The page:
Departmental Research Projects
Publication detailsDarvill, C.M., Bentley, M.J., Stokes, C.R. & Shulmeister, J. The timing and cause of glacial advances in the southern mid-latitudes during the last glacial cycle based on a synthesis of exposure ages from Patagonia and New Zealand. Quaternary Science Reviews. 2016;149:200-214.
- Publication type: Journal Article
- ISSN/ISBN: 0277-3791
- DOI: 10.1016/j.quascirev.2016.07.024
- Further publication details on publisher web site
- Durham Research Online (DRO) - may include full text
Author(s) from Durham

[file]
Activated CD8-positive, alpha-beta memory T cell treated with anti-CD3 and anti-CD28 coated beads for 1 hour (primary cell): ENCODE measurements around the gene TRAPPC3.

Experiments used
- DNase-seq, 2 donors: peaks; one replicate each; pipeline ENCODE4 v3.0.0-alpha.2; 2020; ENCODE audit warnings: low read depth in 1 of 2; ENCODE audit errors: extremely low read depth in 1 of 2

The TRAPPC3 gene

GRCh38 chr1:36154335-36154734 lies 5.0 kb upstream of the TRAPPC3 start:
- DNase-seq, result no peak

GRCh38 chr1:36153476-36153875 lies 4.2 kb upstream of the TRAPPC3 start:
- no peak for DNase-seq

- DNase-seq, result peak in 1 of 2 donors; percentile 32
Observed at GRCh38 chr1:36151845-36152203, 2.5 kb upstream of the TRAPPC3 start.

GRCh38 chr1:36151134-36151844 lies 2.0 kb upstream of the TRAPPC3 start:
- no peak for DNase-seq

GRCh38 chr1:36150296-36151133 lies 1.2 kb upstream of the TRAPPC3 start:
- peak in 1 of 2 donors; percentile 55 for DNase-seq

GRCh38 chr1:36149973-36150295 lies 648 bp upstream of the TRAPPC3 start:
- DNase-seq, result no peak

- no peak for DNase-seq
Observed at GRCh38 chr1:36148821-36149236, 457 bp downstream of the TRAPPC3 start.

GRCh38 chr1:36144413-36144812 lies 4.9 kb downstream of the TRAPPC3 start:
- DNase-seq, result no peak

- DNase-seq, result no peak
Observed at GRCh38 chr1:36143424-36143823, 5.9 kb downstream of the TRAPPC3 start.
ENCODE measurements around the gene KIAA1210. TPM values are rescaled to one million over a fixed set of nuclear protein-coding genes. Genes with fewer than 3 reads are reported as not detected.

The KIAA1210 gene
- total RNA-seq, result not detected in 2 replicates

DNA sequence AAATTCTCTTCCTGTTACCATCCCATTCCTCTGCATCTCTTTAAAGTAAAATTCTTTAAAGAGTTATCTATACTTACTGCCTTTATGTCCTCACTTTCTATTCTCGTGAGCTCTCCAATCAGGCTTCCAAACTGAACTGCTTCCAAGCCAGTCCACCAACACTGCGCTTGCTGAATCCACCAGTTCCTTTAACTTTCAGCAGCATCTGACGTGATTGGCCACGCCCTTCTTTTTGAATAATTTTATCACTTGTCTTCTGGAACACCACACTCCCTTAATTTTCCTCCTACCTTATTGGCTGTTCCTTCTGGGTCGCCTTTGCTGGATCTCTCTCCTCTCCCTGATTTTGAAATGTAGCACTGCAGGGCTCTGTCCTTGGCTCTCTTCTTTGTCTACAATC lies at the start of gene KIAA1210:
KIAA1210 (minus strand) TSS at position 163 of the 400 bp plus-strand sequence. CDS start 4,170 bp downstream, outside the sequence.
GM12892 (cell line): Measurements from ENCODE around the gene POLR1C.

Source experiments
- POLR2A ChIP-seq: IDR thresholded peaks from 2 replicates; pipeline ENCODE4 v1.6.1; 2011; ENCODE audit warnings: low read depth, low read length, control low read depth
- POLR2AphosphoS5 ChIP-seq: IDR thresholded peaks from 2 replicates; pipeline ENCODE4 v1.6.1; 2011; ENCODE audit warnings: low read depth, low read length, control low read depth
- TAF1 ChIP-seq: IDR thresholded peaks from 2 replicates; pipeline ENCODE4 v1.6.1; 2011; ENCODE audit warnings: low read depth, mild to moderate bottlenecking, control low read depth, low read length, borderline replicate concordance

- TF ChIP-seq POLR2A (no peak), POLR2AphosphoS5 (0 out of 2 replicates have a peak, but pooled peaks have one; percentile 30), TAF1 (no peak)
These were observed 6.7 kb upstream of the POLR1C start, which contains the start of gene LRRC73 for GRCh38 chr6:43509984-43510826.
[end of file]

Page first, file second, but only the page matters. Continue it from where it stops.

Glacier advances in the southern mid-latitudes during the last glacial cycle (ca. 110–10 ka) were controlled by changes in temperature and precipitation linked to several important ocean-climate systems. As such, the timing of glacial advance and retreat can yield important insights into the mechanisms of Southern Hemisphere climate change. This is particularly important given that several recent studies have demonstrated significant glacial advances prior to the global Last Glacial Maximum (gLGM) in Patagonia and New Zealand, the cause of which are uncertain. The recent increase in chronological studies in these regions offers the opportunity to compare regional trends in glacial activity. Here, we compile the first consistent 10Be exposure-dating chronologies for Patagonia and New Zealand to highlight the broad pattern of mid-latitude glacial activity over the last glacial cycle. Our results show that advances or still stands culminated at 26–27 ka, 18–19 ka and 13–14 ka in both Patagonia and New Zealand and were broadly synchronous, but with an offset between regions of up to 900 years that cannot be explained by age calculation or physically plausible erosion differences. Furthermore, there is evidence in both regions for glacial advances culminating from at least 45 ka, during the latter half of Marine Isotope Stage (MIS) 3. Glacial activity prior to the gLGM differed from the large Northern Hemisphere ice sheets, likely due to favourable Southern Hemisphere conditions during late MIS 3: summer insolation reached a minimum, seasonality was reduced, winter duration was increasing, and sea ice had expanded significantly, inducing stratification of the ocean and triggering northward migration of oceanic fronts and the Southern Westerly Winds. Glacial advances in Patagonia and New Zealand during the gLGM were probably primed by underlying orbital parameters. However, the precise timing is likely to have been intrinsically linked to migration of the coupled ocean-atmosphere system, which may account for the small offset between Patagonia and New Zealand due to differences in oceanic frontal migration. During deglaciation, advances or still stands occurred in both regions during the southern Antarctic Cold Reversal (ca. 14.5–12.9 ka) rather than the northern Younger Dryas (ca. 12.9–11.7 ka). Our findings suggest that major rearrangements of the Southern Hemisphere climate system occurred at various times during the last glacial cycle, with associated impacts on the position and intensity of the Southern Westerly Winds and oceanic fronts, as well as wind-driven upwelling and degassing of the deep Southern Ocean. Thus, reconstructing the timing of glacial advance/retreat using our compilation is a powerful way to understand the mechanisms of past interhemispheric climate change.